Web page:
The Prison Reform in India: An Urgent Need

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This article is written by Mr. SUMIT KUMAR VERMA, 2nd year B.A.L.L.B student from Jagran Lakecity University, School of Law, Bhopal (M.P.)


In India, the miserable conditions of prison have always been a hot topic of debate. Prisons in our country face a lot of problems like overcrowding, bad health conditions of prisoners, custodial torture & other inhumane conditions. The situation got even worse during the covid pandemic times. Our courts, from time to time, have emphasized on the point that even prisoners can't be denied certain basic fundamental rights & also framed numerous guidelines for prison reforms but the situation is still not up to the mark. The legislature has always been neglecting the issue & now the time has come when we need a proper framework for conditions of prisons in India.

Historical Background:

Prior to independence:

The prison reforms in India were originated by TB Macaulay. A Discipline and Inquiry Committee was set up in the Year 1835, which submitted its report in the Year 1838. The committee highlighted the issue of corruption in the prison administration and it specifically recommended for the construction of Central Jails.

In the Year 1864, the second Commission for Inquiry was made, which gave similar recommendations as the earlier committee. But in addition to this, it gave some specific recommendations for improvement in food, clothing, bedding conditions of accommodation and medical aid.

In the Year 1888 on recommendations of the Fourth jail committee, a draft was formulated. This bill became law in the Year 1894 with Viceroy assent. The contemporary jail administration of India is governed by this Act without any substantial changes to the Act. However, the prison reforms continued to the reviewed. In 1920, the Indian jail committee for the 1st time in the history of prison reforms discussed the reform as well as the rehabilitation of prisoners as objective. The enactment of the Government of India Act 1935 resulted in a shift of the subject of prisons to the Provincial Government. This removed the prospect of national legislation on the subject.


In Year 1949, Pakwasa Committee was set up for prison reforms. It gave sanction to take work from the prisoners in making the roads and for it wages shall be paid. The punishment of the prisoners was also reduced on the ground of their good behavior.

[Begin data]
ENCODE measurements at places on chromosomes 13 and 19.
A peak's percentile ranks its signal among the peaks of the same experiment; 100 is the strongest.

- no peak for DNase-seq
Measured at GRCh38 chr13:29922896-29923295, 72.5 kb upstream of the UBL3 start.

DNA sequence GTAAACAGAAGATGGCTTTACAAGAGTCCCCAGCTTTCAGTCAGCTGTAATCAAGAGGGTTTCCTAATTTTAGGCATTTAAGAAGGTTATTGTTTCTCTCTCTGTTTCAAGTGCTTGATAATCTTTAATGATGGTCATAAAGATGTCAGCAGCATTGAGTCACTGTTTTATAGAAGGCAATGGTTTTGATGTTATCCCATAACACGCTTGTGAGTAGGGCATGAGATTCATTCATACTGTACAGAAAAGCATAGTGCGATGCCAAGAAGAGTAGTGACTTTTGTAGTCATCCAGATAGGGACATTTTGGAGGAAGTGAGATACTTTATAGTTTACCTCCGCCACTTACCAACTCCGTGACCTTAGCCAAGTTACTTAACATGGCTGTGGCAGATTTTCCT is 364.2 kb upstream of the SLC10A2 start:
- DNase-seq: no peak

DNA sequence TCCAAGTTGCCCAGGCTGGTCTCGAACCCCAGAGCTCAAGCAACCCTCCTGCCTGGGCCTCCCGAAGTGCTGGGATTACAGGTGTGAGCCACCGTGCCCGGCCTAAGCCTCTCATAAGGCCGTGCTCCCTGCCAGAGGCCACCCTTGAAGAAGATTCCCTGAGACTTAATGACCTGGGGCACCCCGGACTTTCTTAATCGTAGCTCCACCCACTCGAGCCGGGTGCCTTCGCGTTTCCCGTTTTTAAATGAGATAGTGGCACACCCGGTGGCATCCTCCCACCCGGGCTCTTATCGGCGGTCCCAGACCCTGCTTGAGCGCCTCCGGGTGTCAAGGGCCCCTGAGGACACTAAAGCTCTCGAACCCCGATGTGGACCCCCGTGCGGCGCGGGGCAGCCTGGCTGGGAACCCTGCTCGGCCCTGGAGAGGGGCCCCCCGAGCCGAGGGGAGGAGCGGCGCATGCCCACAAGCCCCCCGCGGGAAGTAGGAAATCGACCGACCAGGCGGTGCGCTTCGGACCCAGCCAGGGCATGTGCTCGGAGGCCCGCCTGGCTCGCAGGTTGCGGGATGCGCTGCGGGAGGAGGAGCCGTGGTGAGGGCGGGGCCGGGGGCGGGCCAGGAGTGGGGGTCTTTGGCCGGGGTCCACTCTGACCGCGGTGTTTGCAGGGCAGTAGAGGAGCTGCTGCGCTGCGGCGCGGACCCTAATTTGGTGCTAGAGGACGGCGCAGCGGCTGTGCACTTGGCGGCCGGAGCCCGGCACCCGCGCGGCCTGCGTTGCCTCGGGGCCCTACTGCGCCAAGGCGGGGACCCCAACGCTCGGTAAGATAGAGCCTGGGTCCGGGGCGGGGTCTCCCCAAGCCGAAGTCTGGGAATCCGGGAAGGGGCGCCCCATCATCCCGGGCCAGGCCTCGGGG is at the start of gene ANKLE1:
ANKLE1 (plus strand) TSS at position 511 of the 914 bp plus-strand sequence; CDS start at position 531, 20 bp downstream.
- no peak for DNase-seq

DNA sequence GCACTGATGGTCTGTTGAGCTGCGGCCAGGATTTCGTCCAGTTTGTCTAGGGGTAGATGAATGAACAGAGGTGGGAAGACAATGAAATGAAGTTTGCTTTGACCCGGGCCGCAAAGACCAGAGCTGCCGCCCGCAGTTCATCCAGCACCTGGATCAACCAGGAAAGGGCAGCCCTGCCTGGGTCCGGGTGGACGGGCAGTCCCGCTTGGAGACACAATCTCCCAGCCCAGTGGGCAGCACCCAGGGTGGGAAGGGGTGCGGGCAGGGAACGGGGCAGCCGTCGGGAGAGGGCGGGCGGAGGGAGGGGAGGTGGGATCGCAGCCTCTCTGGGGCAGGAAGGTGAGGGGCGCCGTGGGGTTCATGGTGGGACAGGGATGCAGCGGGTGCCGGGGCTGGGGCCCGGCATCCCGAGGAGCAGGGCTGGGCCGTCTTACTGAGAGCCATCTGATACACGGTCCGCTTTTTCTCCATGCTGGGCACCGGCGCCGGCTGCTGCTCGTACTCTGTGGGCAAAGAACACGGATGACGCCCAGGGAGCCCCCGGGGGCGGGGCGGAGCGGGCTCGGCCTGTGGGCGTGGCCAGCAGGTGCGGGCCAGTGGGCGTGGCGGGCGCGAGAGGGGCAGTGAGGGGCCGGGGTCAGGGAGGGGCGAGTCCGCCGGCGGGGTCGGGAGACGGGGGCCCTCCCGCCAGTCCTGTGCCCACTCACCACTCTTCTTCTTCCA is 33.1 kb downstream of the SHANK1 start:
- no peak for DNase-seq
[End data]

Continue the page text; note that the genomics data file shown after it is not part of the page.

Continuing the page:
The Government of India in the Year 1951, invited United Nations experts to give their suggestions for prison reforms. The committee recommended for transforming jails into reformation centers. In Year 1957, on the basis of the committee’s recommendations, the government of India appointed Mulla Committee to prepare Model Prison Manual. The committee gave its report in the Year 1960. In India till now, The manual of 1960 acts as a guiding principle for jail administration.

In the Year 1987, the Indian Government also appointed Krishna Iyer Committee to examine the conditions of women in prison. The committee recommended for appointment of more women staff in prisons to handle women and child offenders.

An attempt was made to rescind the 1894 Prison Act and bring in new legislation in 1998, on the direction of the Supreme Court in the case Ramamurthy v. State of Karnataka to bring uniformity in prison laws and formulate a model prison manual. The new bill was never passed.

Existing Problems in Prisons:


The jails in India have been housing more inmates than their capacity for decades now and this issue of overcrowded jails has only worsened. 

The report by the Human Rights Watch, 1991 mentioned overcrowding in prisons as a big issueThe Jail Committee report of 1980-83 stated that the incarceration of undertrials in prisons is the main cause of overcrowding. The report also stated that the prisons were so overcrowded that the prisoners had to sleep in shifts.